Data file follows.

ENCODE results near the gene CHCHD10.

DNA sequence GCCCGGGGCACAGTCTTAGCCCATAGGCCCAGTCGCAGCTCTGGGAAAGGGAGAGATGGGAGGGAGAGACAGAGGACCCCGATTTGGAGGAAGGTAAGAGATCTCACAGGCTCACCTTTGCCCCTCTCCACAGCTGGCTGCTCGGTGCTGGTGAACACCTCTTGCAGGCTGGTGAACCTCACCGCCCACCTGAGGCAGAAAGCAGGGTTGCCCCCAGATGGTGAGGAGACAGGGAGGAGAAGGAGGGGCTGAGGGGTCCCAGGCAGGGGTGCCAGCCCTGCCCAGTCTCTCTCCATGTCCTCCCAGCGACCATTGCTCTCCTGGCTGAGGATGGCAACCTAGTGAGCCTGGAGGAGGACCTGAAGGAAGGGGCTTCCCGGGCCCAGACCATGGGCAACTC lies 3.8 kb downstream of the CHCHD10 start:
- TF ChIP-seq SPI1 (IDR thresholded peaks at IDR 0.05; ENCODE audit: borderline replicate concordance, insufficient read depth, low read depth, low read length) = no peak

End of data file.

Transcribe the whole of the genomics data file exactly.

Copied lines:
ENCODE results near the gene CHCHD10.

DNA sequence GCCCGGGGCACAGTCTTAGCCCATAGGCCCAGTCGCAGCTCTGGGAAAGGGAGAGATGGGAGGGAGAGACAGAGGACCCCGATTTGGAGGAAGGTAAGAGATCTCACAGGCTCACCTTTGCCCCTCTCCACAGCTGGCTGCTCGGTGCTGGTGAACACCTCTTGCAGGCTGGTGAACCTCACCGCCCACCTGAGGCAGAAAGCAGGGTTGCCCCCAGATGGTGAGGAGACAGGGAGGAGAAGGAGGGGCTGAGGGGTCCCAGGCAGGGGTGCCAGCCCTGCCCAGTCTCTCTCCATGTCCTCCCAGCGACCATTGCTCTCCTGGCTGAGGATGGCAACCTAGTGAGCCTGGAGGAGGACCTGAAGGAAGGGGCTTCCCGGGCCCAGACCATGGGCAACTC lies 3.8 kb downstream of the CHCHD10 start:
- TF ChIP-seq SPI1 (IDR thresholded peaks at IDR 0.05; ENCODE audit: borderline replicate concordance, insufficient read depth, low read depth, low read length) = no peak